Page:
In her letter to Donald Tusk triggering Article 50 and formally registering the UK’s intention to withdraw from the EU, Theresa May signalled that a failure to reach an agreement with the EU on trade could damage the UK’s security relationship with Europe in the future. May warned: “In security terms a failure to reach agreement would mean our cooperation in the fight against crime and terrorism would be weakened.” But how serious, and indeed, how realistic is this threat?
The UK’s main intelligence partnerships are outside the EU and will not be formally affected by British withdrawal. The so-called “Five Eyes” alliance is made up of the UK, the US, Canada, Australia and New Zealand. By far the most important of these relationships for the UK is that with the US. Indeed, the relationship is so close that anecdotally it’s said that agencies who consume Five Eyes intelligence aren’t always able to tell whether it is from British or US sources.
This closeness to the US, and the UK’s substantial contribution to the EU’s overall defence capabilities – RAND Europe thinks Brexit will reduce this by a quarter – has led some in the government to believe that the UK’s chosen negotiating position is a strong one. However, May’s hand may not be as strong as it looks.
First, the Five Eyes relationship is less valuable than it was just a few months ago – and not because of Brexit. The instability in the White House and its hostility towards its own intelligence community, not to mention the administration’s alleged ties with Russia, have led to allies and partners seriously reconsidering whether the US government can be trusted with fragile secrets. Intelligence sharing between the US and the UK is already under threat – right now, Britain’s EU partners are looking a lot more reliable than US decision makers.
That’s not of course to say that informal contacts won’t remain close – but the US cannot be currently considered as a reliable security partner at an intelligence level.
Second, the UK is significantly more embedded in European Union security structures than government rhetoric would suggest. The European Arrest Warrant has become a mainstream tool for law enforcement in the UK as well as in the rest of Europe – there were 228 warrants issued by the UK in 2015 resulting in 150 arrests and 123 people surrendering into custody. These warrants could only be replaced by cumbersome extradition procedures that would certainly not improve security in Britain.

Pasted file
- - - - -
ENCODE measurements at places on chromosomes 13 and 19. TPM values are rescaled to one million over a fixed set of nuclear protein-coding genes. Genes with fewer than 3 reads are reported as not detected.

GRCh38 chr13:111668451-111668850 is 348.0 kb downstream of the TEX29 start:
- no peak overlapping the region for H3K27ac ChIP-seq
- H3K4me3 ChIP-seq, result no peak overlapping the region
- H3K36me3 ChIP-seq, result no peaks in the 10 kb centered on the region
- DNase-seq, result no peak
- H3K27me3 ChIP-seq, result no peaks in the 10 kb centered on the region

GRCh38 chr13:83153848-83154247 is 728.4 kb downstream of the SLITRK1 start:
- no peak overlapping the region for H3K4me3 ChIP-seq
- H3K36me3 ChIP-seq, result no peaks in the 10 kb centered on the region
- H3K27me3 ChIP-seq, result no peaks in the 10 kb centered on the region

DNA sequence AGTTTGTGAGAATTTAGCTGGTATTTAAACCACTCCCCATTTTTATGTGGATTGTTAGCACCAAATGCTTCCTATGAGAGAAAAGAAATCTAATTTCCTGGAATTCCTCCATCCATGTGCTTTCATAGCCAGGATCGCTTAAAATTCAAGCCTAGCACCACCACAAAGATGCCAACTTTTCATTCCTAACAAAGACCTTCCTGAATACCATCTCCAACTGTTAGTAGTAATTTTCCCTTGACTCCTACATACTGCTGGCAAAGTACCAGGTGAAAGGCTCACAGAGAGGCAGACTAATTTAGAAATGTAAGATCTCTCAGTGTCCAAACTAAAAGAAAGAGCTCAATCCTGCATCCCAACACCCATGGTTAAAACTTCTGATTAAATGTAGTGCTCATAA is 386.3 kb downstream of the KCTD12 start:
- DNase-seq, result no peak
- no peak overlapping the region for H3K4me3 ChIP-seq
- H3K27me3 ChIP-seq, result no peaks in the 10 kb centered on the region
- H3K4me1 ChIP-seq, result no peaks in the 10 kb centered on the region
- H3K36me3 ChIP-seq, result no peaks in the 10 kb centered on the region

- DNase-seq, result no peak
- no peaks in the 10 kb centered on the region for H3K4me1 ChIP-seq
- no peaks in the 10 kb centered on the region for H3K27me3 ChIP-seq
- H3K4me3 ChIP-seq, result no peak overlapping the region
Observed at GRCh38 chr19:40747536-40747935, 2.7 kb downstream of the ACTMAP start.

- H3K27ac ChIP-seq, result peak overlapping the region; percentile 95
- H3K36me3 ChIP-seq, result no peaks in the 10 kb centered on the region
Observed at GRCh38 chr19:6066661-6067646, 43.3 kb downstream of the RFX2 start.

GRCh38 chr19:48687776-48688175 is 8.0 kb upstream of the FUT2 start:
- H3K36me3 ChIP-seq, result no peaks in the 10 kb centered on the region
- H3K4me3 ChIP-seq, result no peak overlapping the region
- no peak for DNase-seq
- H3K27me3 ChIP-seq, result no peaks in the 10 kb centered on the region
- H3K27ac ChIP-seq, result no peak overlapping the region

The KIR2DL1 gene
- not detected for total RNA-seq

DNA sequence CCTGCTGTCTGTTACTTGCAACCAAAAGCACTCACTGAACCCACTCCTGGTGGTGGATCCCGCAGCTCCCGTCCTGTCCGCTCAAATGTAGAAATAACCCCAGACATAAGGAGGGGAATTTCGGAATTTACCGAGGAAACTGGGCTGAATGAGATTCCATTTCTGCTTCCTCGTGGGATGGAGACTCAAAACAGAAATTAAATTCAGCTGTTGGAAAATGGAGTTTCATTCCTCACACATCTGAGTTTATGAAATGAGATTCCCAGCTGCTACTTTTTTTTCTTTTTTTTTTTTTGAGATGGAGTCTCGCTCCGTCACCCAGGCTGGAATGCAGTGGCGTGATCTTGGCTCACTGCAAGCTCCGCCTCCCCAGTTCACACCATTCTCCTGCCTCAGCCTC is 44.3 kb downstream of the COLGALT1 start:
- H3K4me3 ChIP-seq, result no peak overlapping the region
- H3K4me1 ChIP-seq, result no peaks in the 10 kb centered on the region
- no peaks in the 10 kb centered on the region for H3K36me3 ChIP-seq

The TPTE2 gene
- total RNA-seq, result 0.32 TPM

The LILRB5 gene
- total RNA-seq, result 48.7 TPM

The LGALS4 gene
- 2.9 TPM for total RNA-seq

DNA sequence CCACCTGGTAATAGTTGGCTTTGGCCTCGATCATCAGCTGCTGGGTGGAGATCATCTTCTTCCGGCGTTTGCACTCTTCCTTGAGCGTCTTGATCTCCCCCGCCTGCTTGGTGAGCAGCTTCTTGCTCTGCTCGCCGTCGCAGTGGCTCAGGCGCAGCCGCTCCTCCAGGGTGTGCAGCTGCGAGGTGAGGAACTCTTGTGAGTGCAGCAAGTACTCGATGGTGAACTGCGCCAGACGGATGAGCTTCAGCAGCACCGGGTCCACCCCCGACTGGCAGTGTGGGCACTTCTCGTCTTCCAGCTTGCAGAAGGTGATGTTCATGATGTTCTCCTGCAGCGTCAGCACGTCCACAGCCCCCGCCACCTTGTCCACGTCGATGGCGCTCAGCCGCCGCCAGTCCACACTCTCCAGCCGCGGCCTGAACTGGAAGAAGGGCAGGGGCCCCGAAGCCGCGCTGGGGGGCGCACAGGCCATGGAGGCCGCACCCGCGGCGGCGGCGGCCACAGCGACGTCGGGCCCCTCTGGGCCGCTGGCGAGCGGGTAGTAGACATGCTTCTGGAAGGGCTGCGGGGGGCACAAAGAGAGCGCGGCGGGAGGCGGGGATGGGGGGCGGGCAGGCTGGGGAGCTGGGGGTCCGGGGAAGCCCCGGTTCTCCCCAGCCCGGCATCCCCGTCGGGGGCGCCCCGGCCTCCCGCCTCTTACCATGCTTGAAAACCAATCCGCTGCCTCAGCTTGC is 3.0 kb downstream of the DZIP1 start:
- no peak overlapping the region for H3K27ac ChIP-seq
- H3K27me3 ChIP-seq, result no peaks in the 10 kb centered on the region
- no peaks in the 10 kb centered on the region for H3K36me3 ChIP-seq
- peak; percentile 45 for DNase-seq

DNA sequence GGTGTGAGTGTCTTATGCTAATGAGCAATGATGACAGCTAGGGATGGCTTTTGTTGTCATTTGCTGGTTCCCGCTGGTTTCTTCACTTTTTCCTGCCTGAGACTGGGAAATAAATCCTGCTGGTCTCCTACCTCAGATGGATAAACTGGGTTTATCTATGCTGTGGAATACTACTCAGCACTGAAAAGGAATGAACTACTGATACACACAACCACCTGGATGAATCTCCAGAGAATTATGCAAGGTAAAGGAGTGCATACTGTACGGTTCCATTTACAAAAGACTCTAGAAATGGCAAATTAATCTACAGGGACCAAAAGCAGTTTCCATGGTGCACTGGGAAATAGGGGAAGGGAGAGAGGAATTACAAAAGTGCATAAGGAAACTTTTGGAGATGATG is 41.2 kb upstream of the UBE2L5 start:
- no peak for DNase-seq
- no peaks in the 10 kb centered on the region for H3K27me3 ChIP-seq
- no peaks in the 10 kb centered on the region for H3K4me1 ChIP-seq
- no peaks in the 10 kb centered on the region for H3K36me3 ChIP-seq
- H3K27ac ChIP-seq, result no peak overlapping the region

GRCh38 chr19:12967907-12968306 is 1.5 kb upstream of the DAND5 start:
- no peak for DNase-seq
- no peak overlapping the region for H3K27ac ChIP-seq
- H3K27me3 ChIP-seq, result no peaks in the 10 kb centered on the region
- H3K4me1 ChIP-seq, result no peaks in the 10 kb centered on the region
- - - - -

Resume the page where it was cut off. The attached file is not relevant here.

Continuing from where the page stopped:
Though the UK isn’t part of the Schengen zone, it does have access to its databases, giving it the capacity to screen for wanted criminals at the border – again, not a capacity that can easily be replaced.
The 2005 Prüm Decision – which calls for better cross-border cooperation in order to combat terrorism, serious organised crime and illegal immigration – allows the automated searching and transfer of DNA information as well as exchanging fingerprint and some number plate data. Finally, Europol co-ordinates the joint European response not only to cybercrime but to organised crime and terrorist attacks.
Rob Wainwright, the British director general of Europol, is considerably less sanguine about the UK’s security outside of these structures than are government ministers. He told the BBC:
To help keep Britain safe from these threats, its law enforcement community has become dependent on the unique operational benefits offered by key EU instruments: over 3,000 cross-border investigations of organised crime and terrorism were initiated last year at Europol by UK agencies, a rate 25% up on the year before.
Brexit does pose some concrete threats to British security. As RAND Europe pointed out, the withdrawal of the UK from the EU cuts Britain loose from any future defence integration and will likely reduce its access to significant EU research funding. As the UK is more reliant on EU funding than other member states, Brexit could significantly affect its ability to fund new research in the defence arena and will almost certainly mean that the UK loses any influence over the future agenda of EU defence research.
And the elephant in the room is always Northern Ireland: the recent collapse of the power-sharing agreement has been under-reported in the rest of the UK, along with signals that the north could remain part of the EU if it voted to reunite with the Republic of Ireland. Serious, violent instability is never far from the surface in the north. Any loss of access to EU data could have direct effects on the security services’ ability to counter the ongoing terrorist and organised crime threats that this presents.
The UK therefore has a lot to lose from disentangling itself from the rest of Europe when it comes to security, and despite its relatively high defence spending, does not hold all the cards by any means. Moreover, the military defence of Europe is the responsibility of NATO, which is unaffected by Brexit - so any veiled threat to withdraw UK military clout holds little weight - while access to, for example, Schengen Information System databases at the UK border is of obvious ongoing benefit to Britain.
May had a very strong grasp of her brief as home secretary and will be fully aware of the benefits of a continued close security relationship with the EU. What tends to be discounted is the extent to which the prime minister is hemmed in by the hardline pro-Brexit extremities of her own party.
Her position, in the absence of a functioning opposition, is dependent on canny party management. And it is with this knowledge that her rhetoric should be understood.
Much of the hot air on the security relationship with the EU comes down to somewhat cack-handed positioning: but for a domestic audience, not an international one. Although it was, of course, just such internal positioning that got the UK into this mess in the first place.